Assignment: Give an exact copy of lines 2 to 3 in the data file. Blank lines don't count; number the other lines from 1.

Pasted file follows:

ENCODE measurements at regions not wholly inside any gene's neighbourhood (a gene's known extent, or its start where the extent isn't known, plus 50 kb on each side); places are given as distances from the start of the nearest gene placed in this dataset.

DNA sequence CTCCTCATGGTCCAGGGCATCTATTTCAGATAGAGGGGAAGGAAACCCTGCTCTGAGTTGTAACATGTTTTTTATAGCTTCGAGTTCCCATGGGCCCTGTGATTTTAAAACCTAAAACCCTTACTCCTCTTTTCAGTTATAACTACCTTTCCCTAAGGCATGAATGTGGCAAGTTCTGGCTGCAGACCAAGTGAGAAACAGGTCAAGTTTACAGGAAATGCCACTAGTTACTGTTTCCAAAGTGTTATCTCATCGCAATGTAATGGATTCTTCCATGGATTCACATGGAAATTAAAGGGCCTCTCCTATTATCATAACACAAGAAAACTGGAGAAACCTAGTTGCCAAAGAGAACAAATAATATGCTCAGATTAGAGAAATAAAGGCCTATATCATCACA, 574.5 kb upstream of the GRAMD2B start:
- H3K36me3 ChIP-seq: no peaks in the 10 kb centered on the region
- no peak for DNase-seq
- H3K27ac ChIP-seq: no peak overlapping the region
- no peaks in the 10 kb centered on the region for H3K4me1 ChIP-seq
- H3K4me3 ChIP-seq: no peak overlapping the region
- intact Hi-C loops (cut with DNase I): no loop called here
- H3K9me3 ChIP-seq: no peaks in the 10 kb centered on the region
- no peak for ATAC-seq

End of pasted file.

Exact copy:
DNA sequence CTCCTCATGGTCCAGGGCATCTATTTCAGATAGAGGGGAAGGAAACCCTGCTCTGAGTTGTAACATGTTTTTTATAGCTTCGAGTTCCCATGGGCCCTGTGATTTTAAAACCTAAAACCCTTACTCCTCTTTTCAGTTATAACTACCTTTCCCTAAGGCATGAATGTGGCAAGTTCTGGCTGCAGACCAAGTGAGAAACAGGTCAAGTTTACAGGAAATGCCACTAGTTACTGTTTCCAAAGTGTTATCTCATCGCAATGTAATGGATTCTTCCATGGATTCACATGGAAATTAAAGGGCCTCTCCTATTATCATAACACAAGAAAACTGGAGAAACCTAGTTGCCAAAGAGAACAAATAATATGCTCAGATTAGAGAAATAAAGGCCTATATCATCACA, 574.5 kb upstream of the GRAMD2B start:
- H3K36me3 ChIP-seq: no peaks in the 10 kb centered on the region